Tax Defense Network wraps up its 12 Weeks of Resolutions with a brief review of tax resolutions.

Tax Defense Network’s mission is to help taxpayers in debt to the Internal Revenue Service. To do so, it arranges tax resolution cases using the IRS’ repayment plans.

“There are many different ways to resolve tax debt,” says Scott O’Connor of Tax Defense Network’s Business Development. “The IRS would love for people to pay the whole thing off in one lump sum, but most of the time, that isn’t possible.”

The Streamlined Installment Agreement is the simplest of the IRS’ repayment plans. The entire debt amount is paid in monthly installments over time, no longer than 72 months. Taxpayers do not have to share financial information with the IRS and can keep their financial affairs private.

Tax Debt Reduction is found through a Partial Payment Installment Plan or an Offer in Compromise. In a Partial Payment Installment Plan, taxpayers pay a monthly amount based on their financial capability. They make payments until the statute of limitations on the debt runs out, even though the debt has not been paid in full.

In an Offer in Compromise, the taxpayer and the IRS agree to settle the debt for less than what is owed, if that amount is the most the IRS can reasonably expect from the taxpayer. The IRS’ expectations of what a taxpayer can afford to pay are high, and the Offer in Compromise is difficult to qualify for.

If a taxpayer can demonstrate that making payments toward their debt would throw them into financial crisis, they may qualify for Currently Not Collectible [CNC] status. Under CNC, the taxpayer is not required to make any payment, and collections actions stop. The IRS closely examines a taxpayer’s financial situation before granting Currently Not Collectible status.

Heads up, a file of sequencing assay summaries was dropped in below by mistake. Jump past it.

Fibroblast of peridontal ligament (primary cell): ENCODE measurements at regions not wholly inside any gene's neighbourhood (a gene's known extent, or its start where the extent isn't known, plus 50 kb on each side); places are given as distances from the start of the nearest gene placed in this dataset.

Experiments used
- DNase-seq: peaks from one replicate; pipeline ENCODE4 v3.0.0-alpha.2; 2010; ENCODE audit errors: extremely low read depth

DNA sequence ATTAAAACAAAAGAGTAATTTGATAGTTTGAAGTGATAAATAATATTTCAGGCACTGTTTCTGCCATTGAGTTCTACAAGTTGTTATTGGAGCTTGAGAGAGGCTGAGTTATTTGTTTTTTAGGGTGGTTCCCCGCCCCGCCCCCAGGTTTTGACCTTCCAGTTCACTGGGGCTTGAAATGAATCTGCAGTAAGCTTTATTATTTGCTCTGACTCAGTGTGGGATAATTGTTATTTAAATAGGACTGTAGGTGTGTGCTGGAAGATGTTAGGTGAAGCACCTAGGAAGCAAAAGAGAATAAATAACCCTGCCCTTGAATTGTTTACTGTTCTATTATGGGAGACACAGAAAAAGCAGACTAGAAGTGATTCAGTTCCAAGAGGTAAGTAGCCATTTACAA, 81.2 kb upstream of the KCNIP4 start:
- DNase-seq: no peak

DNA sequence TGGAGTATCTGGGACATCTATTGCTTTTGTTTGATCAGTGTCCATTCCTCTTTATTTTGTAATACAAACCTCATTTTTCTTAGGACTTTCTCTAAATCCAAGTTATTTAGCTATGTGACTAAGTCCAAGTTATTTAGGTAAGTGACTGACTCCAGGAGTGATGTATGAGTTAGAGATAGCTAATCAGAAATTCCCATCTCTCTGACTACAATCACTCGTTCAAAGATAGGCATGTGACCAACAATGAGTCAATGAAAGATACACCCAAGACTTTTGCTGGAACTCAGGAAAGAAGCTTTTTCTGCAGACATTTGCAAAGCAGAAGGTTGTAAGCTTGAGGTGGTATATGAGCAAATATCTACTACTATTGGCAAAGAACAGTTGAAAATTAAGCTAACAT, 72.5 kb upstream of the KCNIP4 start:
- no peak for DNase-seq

The IRS grants Innocent Spouse Relief on occasions when it would be unfair to hold a taxpayer responsible for the tax debt that resulted from a joint return they filed with their spouse. The innocent party must show that they did not know nor had reason to know about the factors that led to the tax debt. The IRS will hold the guilty spouse entirely responsible for the debt.

“Everyone’s situation is unique, and the IRS has a bunch of different payment plans to accommodate different needs and circumstances,” says Scott. “If you’re overwhelmed by the whole process, it is a good idea to seek help from a tax professional, like those at Tax Defense Network. They will know what tax resolution is best for your particular situation.”

Tax Defense Network is a national tax resolution company with an A+ rating from the Better Business Bureau. Its team of licensed tax professionals, enrolled agents, and CPAs has worked with over 90,000 clients to resolve over $120 million in tax debt.